Since we only consider the non-retarded regime ( k GSPP >> ω), the Eq. ( 1) can be simplified to kGSPPε0εAir+εSiO222iωσω,kGSPP2

Here, k GSPP is the wave vector of SPPs on graphene layer, and the dielectric constants of air and SiO 2 are assumed to be 1 and 3.9, respectively. The optical conductivity of graphene is σ( ω, k GSPP) determined by Kobo formula [ 34]. At the mid-infrared frequency range, σ( ω, k GSPP) can be simplified into a Drude-like equation [ 35]: σω=e2μcπ2iω+iτ13

In graphene layer, τ denoting the relaxation time can be expressed as μμ c/( ev f 2), which relates to the carrier mobility μ and Fermi velocity v f = 10 6 m/s [ 36]. The carrier mobility is reasonably chosen to be μ = 20,000 cm 2 V −1 s −1 from experiment results [ 37]. And, μ c =  ħv f( πn) 1/2 is the chemical potential where the surface charge carrier density is expressed as n =  ε 0 ε d V g/( eh) [ 18]. Here, ε 0 and ε d are the dielectric constants of free space and SiO 2, respectively. V g is the applied gate voltage, e is the electron charge, and h is the thickness of silica layer. In Fig.  1a, b, h equals to D at non-groove sections and h equals to D +  d at groove sections. This expression also indicates that the chemical potential can be induced by not only a voltage gate but also the thickness of silica layer. From the above equations, a more specific graphene plasmonic dispersion relation is obtained as follows: kGSPP=πε0εAir+εSiO2e2vfπε0εSiO2Vgeh121+iτωω24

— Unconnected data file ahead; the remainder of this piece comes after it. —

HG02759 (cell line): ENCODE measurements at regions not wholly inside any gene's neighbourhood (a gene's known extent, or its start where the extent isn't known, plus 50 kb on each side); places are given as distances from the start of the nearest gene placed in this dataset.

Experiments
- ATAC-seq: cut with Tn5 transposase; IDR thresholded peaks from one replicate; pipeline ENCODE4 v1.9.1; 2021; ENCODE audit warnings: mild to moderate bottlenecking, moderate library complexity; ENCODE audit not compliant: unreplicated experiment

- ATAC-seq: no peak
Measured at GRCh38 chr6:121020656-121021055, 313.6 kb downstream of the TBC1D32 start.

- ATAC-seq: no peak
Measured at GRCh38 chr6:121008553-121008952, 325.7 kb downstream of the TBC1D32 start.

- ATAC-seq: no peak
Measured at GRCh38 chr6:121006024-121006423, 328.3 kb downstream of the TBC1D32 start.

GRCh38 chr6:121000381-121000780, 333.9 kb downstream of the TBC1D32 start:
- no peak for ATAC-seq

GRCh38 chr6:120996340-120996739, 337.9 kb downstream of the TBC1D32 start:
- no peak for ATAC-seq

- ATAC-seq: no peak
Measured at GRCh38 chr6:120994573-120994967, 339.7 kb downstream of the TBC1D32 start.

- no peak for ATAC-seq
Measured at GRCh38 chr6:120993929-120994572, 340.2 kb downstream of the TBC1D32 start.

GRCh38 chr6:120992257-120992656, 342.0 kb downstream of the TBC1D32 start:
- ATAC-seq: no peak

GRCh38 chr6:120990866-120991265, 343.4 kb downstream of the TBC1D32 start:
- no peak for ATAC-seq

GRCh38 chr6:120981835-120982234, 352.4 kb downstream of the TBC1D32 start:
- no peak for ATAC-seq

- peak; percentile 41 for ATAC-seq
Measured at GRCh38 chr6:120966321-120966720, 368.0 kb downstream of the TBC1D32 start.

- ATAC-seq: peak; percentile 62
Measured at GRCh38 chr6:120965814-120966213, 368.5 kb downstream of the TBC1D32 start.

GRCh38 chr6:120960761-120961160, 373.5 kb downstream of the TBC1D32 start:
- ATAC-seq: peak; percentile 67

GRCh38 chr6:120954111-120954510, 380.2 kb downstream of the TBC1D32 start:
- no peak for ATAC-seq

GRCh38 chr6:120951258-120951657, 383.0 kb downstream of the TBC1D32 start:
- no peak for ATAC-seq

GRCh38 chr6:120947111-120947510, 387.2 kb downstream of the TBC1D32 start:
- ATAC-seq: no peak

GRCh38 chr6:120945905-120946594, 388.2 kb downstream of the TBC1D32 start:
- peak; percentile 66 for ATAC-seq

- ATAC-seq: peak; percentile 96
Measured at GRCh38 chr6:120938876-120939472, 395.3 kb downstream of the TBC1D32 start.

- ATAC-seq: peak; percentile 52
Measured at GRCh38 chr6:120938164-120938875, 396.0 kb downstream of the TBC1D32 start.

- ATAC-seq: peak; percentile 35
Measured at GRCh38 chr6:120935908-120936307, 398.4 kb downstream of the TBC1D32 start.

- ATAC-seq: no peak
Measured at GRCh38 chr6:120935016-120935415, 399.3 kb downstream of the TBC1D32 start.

Another important parameter derived from the above equation is N GSPP =  k GSPP/ k 0—the effective refractive index of GSPP, which shows the ability to confine GSPP on graphene. The propagation length is defined as L GSPP = 1/[2 k 0Im( N GSPP)] featuring the GSPP propagation loss. Throughout the paper, the influence of substrate silicon on the dispersion relation is negligible when the silica layer is above 100 nm [ 30]. The dependence of Re( N GSPP) and L GSPP on the gate voltage V g and the thickness of silica layer h are illustrated in Fig.  1c–f where the wavelength range is 6 to 9 μm. Obviously, from Fig.  1c, d, the Re( N GSPP) shows a significant increase when the gate voltage V g decreases or the thickness of silica layer h goes up. In Fig.  1e, f, however, a longer propagation distance is achieved by a growing V g or a decreasing h. Hence, the two important factors should be both taken into consideration for our designs.